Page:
All of this talk of “common sense” and “holistic reviews” is the Ninth Circuit’s way of avoiding the nonsensical implications of the Hawaii court’s ruling, that Trump’s campaign rhetoric against Muslim immigration somehow removes from him the power to act under the INA, even though any past or future president would retain that power.

The Supreme Court rejected the Ninth Circuit’s eccentric ruling, as it often does. Chief Justice Roberts’s opinion for the Supreme Court begins with the law: “Under the Immigration and Nationality Act, foreign nationals seeking entry into the United States undergo a vetting process to ensure that they satisfy the numerous requirements for admission.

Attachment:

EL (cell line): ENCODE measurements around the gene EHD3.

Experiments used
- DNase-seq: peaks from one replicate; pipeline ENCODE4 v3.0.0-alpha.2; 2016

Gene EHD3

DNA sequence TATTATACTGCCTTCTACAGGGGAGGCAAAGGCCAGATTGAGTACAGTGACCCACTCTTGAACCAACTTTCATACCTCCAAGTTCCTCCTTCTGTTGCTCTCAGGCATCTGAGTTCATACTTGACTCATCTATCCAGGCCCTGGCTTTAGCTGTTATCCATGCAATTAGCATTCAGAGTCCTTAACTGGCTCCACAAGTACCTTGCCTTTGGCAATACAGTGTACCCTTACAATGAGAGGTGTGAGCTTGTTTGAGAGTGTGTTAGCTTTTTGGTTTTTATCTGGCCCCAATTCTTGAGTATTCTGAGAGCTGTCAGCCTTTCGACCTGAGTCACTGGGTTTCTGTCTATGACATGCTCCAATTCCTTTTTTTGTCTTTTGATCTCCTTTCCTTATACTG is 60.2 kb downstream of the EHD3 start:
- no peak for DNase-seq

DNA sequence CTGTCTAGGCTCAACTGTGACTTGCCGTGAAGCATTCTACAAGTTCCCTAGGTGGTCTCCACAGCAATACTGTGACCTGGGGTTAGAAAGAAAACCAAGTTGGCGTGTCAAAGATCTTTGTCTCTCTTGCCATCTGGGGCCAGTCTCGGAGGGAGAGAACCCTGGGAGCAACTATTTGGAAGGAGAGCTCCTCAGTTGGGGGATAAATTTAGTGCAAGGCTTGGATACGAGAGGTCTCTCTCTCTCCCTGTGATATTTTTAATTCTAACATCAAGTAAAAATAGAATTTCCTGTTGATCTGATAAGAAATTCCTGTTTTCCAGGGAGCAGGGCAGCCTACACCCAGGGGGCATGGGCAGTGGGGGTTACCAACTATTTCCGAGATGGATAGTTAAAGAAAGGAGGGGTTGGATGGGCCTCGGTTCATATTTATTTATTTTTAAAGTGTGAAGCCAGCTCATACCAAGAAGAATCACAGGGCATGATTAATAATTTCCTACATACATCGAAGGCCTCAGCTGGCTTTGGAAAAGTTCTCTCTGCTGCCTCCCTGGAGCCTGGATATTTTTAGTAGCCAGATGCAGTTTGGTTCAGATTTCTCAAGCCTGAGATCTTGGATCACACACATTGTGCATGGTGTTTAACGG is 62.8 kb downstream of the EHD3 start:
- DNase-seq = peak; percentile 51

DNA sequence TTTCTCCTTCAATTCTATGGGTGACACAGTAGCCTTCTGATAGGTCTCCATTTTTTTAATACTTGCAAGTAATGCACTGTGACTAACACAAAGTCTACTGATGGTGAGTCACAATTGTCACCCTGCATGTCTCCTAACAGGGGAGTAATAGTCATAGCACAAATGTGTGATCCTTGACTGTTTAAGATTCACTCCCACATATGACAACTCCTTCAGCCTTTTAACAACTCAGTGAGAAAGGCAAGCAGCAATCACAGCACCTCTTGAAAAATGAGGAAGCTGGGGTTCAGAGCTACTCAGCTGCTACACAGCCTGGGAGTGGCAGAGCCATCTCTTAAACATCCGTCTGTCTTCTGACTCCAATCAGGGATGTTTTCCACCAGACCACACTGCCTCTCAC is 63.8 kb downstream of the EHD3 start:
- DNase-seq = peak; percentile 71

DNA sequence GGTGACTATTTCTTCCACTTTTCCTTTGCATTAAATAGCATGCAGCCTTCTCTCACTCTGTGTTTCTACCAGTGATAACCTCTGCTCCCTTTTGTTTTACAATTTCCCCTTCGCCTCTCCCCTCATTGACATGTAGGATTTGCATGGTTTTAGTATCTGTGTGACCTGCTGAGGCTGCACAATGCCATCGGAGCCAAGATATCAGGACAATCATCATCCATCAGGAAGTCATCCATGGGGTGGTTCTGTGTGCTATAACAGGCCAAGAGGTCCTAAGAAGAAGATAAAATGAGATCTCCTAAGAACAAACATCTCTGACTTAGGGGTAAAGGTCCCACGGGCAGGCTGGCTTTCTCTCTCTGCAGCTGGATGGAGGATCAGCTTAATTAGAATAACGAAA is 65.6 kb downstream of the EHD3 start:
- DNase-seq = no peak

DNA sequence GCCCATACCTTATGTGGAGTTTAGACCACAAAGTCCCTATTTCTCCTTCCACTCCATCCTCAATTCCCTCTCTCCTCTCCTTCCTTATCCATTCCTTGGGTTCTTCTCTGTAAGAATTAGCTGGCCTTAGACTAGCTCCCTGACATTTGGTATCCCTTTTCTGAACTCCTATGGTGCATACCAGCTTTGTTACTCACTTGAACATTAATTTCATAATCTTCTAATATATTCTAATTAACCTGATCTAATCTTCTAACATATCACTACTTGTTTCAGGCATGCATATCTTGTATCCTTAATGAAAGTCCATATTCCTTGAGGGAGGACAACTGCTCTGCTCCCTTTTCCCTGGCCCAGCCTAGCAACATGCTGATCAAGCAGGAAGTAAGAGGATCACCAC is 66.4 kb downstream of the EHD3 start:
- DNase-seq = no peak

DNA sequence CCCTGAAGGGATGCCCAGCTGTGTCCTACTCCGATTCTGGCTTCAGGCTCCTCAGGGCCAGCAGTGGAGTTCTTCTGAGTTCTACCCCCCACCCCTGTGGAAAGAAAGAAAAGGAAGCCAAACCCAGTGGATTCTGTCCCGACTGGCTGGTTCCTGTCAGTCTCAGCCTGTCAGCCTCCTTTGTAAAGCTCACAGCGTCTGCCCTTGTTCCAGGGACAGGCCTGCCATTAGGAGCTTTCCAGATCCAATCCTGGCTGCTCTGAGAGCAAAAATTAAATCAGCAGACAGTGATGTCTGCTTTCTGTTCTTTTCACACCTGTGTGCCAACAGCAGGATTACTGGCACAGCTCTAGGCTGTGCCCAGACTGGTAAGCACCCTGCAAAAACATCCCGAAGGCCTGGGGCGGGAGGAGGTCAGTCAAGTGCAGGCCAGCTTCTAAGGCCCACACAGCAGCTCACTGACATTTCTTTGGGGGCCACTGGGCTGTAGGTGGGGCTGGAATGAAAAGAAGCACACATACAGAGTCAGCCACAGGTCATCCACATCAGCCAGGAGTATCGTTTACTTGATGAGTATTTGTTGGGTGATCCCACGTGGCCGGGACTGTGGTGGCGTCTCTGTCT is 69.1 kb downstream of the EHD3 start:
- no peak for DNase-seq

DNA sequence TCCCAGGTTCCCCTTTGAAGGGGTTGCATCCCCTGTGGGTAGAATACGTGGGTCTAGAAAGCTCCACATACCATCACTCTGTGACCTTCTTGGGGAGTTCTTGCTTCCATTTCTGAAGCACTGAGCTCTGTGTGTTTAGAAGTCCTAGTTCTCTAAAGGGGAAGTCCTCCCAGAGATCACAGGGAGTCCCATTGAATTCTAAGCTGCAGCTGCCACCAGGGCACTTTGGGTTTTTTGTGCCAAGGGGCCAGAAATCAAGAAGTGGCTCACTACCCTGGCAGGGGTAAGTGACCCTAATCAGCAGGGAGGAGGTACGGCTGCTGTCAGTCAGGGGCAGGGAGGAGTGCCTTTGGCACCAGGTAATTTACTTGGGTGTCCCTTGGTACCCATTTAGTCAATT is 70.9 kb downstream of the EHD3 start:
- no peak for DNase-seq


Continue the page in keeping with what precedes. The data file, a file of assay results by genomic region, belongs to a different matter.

The act also vests the president with authority to restrict the entry of aliens whenever he finds that their entry ‘would be detrimental to the interests of the United States.’” The INA, as Roberts puts it, “exudes deference to the President in every clause.” It gives him wide authority what restrictions he may impose, on whom, and for how long. Roberts makes all of these points with citations to the text of the law, a refreshing change after the lower court’s mystical holism.

Trump’s order gave his reasons, but the plaintiffs say that those reasons are not good enough, or else are just a smokescreen for Trump’s real reason: an animus against Muslims. As the court notes, no such rationale has ever been demanded of previous presidents. The court also cites orders by presidents Ronald Reagan and Bill Clinton, which explained temporary exclusions of certain aliens with a single sentence.